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  • How Bitcoin Will End World Poverty- Interview

    SINGER: Okay. The Institute for Liberty and Democracy in Peru, I really think Hernando de Soto should win the Nobel prize for the work he’s done. I hope he does. But he’s going around the world and identified one of the most powerful things to the economy and the creation of wealth. And that is the ownership of property. FORBES: Which you can then use as collateral.  Read More
  • Why Thomas Piketty is wrong about capital in the 21st century

    Thomas Piketty’s book Capital In The Twenty-First Century has attracted worldwide attention, not because he crusades against inequality –many of us do that– but because of its central thesis, based on his reading of the 19th and 20th centuries, that capital “mechanically produces arbitrary, unsustainable inequalities”, inevitably leading the world to misery, violence and wars and will continue to do so in this century. Read More
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ILD in the News

People's homes are most often their biggest asset -- something that can be borrowed against to start a business or secure a safe retirement. In the developing world, property titles take on even more meaning. Peruvian economist Hernando de Soto, for example, has identified trillions of dollars of "dead capital" in the developing world: people living in the world's poorest slums own their homes, but without formal titles they can't easily sell, appraise, insure or borrow against those assets.

What results when people don’t have firm legal title to their property, protected by the government? Hernando de Soto, a Peruvian economist, told us in his classic The Mystery of Capital: The impoverished Third World is the result.

Hernando de Soto and his 1989 book, “The Other Path: The Invisible Revolution in the Third World.” It has sparked numerous free-market reforms in his native country and throughout Latin America.

FIGAROVOX/TRIBUNE- La paix dans les pays arabes passe par le développement de la libre entreprise et d'une sécurité juridique, plaide l'économiste péruvien Hernando de Soto.

It has been 14 years since US president George W. Bush declared a “global war on terror”. Today, after spending $1.6 trillion on that war and killing 101 terrorist chieftains, from Osama bin Laden to “Jihadi John”, the West remains just as vulnerable, if not more so, to extremists who can recruit fighters and strike any Western capital virtually at will. Now that another president—François Hollande of France—has also declared war on terror (as have other European leaders), are the prospects for victory really any better? I have my doubts.

¿Qué ha causado entonces la informalidad en la que vivimos? Hernando de Soto, presidente del Instituto Libertad y Democracia (ILD) apunta a que son precisamente estas regulaciones y deficiencias en la titulación de la propiedad. El problema no sería el supuesto capitalismo sino la falta de este. ¿Cómo así?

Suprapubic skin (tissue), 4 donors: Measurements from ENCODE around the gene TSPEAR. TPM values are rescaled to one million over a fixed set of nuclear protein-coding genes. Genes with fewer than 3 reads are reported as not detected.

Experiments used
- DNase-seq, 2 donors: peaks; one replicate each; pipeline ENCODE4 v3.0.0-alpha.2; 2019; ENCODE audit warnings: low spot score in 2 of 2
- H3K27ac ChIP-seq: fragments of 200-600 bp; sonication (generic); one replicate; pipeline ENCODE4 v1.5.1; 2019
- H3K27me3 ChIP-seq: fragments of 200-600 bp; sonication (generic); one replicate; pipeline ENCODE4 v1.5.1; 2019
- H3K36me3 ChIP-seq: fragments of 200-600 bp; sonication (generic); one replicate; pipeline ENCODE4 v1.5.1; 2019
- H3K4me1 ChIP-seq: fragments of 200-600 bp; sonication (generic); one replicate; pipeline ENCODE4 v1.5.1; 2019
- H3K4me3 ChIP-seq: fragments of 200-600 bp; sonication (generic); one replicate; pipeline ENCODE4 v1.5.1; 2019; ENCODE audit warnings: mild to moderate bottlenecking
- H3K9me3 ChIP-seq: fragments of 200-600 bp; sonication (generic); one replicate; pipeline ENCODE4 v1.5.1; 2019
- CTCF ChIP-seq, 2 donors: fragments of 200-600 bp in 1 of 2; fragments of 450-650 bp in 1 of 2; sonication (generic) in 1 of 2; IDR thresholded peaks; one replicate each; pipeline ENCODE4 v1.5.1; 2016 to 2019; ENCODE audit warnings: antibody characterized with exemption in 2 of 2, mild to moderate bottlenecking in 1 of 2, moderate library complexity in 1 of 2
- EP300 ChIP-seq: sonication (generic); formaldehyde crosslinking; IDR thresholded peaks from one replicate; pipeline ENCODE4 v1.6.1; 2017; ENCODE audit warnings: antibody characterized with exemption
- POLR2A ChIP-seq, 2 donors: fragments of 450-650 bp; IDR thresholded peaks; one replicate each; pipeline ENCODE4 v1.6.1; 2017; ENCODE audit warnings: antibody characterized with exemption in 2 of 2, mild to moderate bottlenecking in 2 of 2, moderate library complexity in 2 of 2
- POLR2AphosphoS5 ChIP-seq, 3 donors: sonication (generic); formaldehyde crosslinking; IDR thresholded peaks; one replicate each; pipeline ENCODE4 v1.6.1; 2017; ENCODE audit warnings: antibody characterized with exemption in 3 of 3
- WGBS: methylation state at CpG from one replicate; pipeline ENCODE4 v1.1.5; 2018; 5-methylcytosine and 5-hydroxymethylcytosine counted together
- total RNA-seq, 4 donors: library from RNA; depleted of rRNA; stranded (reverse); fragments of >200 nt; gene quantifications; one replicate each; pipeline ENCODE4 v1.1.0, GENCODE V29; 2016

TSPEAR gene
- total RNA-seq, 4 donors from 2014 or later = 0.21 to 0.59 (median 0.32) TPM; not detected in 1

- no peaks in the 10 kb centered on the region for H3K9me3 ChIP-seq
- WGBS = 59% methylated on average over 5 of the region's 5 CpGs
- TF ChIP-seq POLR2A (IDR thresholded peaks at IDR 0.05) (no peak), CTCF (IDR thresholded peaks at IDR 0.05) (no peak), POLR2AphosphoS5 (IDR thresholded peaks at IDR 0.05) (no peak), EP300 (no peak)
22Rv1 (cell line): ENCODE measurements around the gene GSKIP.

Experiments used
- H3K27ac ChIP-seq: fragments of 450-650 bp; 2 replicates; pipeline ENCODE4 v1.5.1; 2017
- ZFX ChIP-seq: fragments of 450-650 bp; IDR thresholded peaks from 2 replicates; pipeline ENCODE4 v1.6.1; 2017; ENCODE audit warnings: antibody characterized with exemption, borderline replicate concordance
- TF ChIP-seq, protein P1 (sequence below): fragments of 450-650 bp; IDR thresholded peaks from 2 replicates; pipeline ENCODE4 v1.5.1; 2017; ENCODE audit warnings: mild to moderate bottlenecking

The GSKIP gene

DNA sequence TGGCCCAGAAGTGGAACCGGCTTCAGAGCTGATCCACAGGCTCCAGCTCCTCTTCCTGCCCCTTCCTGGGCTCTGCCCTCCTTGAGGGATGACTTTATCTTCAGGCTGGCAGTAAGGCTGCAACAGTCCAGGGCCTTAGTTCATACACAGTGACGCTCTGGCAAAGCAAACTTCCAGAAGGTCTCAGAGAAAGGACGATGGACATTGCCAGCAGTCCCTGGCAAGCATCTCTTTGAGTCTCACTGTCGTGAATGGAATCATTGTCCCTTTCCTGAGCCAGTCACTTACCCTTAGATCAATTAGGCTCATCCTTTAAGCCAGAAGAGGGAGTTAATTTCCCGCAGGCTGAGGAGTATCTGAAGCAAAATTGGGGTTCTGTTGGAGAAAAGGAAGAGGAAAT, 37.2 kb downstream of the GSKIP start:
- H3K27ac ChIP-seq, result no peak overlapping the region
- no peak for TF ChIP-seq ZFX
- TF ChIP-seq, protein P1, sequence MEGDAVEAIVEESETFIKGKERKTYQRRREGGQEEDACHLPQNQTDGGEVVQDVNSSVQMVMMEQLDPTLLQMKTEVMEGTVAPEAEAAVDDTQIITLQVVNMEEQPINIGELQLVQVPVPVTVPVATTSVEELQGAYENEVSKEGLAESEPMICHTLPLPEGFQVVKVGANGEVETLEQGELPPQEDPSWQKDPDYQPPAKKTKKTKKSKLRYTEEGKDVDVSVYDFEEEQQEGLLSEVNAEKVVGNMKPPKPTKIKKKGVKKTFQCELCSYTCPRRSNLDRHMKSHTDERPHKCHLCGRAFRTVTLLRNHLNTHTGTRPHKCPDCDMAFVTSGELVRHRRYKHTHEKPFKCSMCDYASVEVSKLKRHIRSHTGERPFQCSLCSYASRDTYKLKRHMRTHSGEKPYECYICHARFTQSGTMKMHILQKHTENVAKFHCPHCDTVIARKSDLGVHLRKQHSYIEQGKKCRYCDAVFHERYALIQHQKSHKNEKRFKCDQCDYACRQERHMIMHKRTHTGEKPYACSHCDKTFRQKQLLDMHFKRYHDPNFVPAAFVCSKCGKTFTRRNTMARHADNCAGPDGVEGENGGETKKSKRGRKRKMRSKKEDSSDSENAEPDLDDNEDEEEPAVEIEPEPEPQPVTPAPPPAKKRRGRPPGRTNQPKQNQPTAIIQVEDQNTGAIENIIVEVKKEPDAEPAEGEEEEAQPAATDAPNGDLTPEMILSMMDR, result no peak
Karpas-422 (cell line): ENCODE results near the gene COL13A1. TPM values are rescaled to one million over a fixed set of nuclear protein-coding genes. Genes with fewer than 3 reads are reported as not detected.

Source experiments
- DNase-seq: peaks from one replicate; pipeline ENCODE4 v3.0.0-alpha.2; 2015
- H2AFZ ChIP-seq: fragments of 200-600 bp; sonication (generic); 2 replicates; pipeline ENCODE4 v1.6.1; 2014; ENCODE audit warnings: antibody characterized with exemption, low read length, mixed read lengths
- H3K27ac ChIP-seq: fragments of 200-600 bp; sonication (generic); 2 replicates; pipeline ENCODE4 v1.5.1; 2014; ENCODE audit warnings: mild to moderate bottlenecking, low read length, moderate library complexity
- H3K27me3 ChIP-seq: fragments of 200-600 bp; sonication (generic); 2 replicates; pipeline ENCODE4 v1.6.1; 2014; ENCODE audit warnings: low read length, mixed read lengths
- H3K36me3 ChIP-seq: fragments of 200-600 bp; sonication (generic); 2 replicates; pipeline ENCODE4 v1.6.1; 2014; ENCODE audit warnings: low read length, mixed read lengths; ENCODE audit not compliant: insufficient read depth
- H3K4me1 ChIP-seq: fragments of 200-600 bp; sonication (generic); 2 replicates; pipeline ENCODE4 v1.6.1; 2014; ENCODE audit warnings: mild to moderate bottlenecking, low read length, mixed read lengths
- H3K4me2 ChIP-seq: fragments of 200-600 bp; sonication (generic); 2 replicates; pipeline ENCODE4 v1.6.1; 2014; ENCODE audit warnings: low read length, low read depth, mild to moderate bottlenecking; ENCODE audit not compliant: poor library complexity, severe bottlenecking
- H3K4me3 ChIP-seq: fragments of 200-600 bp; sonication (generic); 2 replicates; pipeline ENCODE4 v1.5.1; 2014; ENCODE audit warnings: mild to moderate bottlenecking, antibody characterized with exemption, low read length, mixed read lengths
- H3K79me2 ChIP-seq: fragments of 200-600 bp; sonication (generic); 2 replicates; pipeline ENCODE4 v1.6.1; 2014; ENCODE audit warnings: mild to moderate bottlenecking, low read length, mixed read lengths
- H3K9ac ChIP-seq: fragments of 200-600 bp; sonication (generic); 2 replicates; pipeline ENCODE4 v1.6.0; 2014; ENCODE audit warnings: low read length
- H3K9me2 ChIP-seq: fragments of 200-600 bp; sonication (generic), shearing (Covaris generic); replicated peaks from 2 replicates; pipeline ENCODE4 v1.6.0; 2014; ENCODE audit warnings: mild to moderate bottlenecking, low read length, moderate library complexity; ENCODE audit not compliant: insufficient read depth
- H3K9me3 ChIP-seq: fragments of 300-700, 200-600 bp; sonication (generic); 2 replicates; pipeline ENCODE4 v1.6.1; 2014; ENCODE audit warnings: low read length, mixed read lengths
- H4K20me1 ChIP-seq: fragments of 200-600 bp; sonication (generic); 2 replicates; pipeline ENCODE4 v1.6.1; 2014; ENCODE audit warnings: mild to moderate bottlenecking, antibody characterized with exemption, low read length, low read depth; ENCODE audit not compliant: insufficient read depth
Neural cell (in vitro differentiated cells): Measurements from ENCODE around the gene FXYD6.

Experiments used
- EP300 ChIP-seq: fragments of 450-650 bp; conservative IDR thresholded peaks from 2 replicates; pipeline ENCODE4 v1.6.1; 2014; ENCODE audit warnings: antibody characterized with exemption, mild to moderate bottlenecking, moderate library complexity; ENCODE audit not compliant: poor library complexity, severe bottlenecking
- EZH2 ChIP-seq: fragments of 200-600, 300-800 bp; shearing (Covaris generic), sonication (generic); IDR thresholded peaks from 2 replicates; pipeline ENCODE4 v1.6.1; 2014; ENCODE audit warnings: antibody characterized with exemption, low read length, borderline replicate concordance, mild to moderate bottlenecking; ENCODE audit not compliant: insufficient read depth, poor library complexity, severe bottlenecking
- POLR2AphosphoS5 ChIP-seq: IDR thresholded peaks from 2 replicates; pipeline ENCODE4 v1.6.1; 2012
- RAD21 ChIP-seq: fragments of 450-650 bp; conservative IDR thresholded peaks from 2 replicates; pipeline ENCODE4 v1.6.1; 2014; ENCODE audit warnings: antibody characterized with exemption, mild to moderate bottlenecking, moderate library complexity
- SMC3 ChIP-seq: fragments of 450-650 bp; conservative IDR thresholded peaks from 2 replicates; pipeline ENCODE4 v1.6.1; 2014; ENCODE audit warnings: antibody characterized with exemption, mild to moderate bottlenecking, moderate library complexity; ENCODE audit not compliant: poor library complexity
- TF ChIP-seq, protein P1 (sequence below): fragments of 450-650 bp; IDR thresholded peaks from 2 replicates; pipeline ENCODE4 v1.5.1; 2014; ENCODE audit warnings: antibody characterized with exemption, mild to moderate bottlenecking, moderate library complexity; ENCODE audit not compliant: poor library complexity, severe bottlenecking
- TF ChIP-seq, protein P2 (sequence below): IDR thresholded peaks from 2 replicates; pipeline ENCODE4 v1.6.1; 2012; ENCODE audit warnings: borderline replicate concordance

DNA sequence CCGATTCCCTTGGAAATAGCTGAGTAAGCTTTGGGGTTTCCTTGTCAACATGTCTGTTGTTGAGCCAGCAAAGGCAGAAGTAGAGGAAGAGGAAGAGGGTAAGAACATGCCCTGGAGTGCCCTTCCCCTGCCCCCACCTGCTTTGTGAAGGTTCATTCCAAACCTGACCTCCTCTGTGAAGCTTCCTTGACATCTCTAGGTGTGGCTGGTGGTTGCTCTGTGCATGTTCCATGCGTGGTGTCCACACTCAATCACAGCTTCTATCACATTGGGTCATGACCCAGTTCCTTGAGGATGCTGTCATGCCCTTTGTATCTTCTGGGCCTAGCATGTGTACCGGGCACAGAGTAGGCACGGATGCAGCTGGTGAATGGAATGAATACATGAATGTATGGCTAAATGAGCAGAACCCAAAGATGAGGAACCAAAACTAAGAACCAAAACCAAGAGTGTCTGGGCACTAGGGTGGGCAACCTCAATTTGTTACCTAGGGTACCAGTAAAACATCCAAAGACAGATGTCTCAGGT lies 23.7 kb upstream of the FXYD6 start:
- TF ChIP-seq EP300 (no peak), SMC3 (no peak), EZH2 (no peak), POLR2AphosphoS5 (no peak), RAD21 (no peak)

Go to Google Maps and take a look at a township in South Africa, a slum in India or a favela in Brazil. The website will show you a few roads, surrounded by plenty of blank space. Now switch to satellite view, and you'll discover teeming cityscapes, bustling with life in unmapped houses and businesses, along hundreds of uncharted streets. Or check out Nairobi, Kenya, where you will see many roads, but the streets have no names.

Between 1990 and 2012, Peru’s middle class grew four times faster than the rest of Latin America’s. Why?  Because it is an emancipation movement that has been metamorphosing for half a century: From low-income classes to migrants, then to “informals,” the sector from which the new middle class has emerged as the engine of Peru’s impressive economic growth.

Al cierre del 2015, el primer medio digital en español: esglobal, ha publicado su lista anual de los 50 intelectuales iberoamericanos más influyentes, en la que figuran nombres que "están marcando líneas nuevas y diferentes en sus respectivas disciplinas", entre escritores, politólogos, periodistas, científicos, músicos, ecologistas y economistas.

Spanish-speaking area: While only a few Spaniards are among the most influential thought leaders in the Spanish-speaking area, South Americans, by contrast, occupy 15 of the top 20 places in this language area.

On December 15th 2015, ILD's Hernando de Soto conducted an interview in French on Algeria's Radio M. During the interview he spoke about the informal economy and the root causes of the Arab Spring.

Este año la lista de 50 intelectuales iberoamericanos de esglobal es probablemente más heterogénea que nunca. Hay algunos clásicos, desde luego. También hay nombres que serán desconocidos para parte de nuestros lectores, nombres que sin embargo están marcando líneas nuevas, y diferentes, en sus respectivas disciplinas.

A Peruvian economist, Hernando de Soto, made a study of Egyptian real estate in the late 1990s and early 2000s, and estimated that it took six to 14 years to register a dwelling on desert land bought from the state, and that registering one built on agricultural land bordered on the impossible.

Hernando de Soto, the Peruvian economist and anti poverty campaigner, estimates that five billion people live without adequate records. They face serious challenges in documenting their economic activities, their assets, even their existence. 

Until now, de Soto has depended on political persuasion to try to address this problem. But now he’s getting help from new technologies that could fast-track the creation of permanent registries and give people manifest power to execute their property rights. One of the most promising solutions arises from open-source software called the block chain that underlies digital currencies such as Bitcoin.

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